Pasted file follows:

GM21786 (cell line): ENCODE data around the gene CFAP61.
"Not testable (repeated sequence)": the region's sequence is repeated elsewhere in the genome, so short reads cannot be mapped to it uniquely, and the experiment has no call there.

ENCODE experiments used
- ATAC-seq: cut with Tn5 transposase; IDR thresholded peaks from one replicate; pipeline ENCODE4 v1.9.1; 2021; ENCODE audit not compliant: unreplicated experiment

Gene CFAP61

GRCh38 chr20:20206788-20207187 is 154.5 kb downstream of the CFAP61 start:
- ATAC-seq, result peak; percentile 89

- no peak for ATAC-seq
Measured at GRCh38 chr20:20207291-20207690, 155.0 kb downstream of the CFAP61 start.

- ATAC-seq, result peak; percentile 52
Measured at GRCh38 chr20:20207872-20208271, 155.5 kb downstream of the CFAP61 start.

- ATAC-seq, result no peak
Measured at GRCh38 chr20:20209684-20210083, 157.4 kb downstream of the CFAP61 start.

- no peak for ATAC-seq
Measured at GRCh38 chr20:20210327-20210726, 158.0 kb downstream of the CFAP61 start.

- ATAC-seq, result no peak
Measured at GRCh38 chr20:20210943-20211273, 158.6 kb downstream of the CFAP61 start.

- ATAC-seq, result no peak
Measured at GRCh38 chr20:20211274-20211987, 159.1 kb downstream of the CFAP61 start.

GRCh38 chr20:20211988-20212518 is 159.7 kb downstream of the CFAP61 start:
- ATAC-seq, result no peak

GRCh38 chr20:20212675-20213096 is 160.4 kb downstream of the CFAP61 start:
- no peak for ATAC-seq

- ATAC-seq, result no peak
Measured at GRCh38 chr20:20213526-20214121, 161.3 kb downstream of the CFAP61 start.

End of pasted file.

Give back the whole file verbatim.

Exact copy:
GM21786 (cell line): ENCODE data around the gene CFAP61.
"Not testable (repeated sequence)": the region's sequence is repeated elsewhere in the genome, so short reads cannot be mapped to it uniquely, and the experiment has no call there.

ENCODE experiments used
- ATAC-seq: cut with Tn5 transposase; IDR thresholded peaks from one replicate; pipeline ENCODE4 v1.9.1; 2021; ENCODE audit not compliant: unreplicated experiment

Gene CFAP61

GRCh38 chr20:20206788-20207187 is 154.5 kb downstream of the CFAP61 start:
- ATAC-seq, result peak; percentile 89

- no peak for ATAC-seq
Measured at GRCh38 chr20:20207291-20207690, 155.0 kb downstream of the CFAP61 start.

- ATAC-seq, result peak; percentile 52
Measured at GRCh38 chr20:20207872-20208271, 155.5 kb downstream of the CFAP61 start.

- ATAC-seq, result no peak
Measured at GRCh38 chr20:20209684-20210083, 157.4 kb downstream of the CFAP61 start.

- no peak for ATAC-seq
Measured at GRCh38 chr20:20210327-20210726, 158.0 kb downstream of the CFAP61 start.

- ATAC-seq, result no peak
Measured at GRCh38 chr20:20210943-20211273, 158.6 kb downstream of the CFAP61 start.

- ATAC-seq, result no peak
Measured at GRCh38 chr20:20211274-20211987, 159.1 kb downstream of the CFAP61 start.

GRCh38 chr20:20211988-20212518 is 159.7 kb downstream of the CFAP61 start:
- ATAC-seq, result no peak

GRCh38 chr20:20212675-20213096 is 160.4 kb downstream of the CFAP61 start:
- no peak for ATAC-seq

- ATAC-seq, result no peak
Measured at GRCh38 chr20:20213526-20214121, 161.3 kb downstream of the CFAP61 start.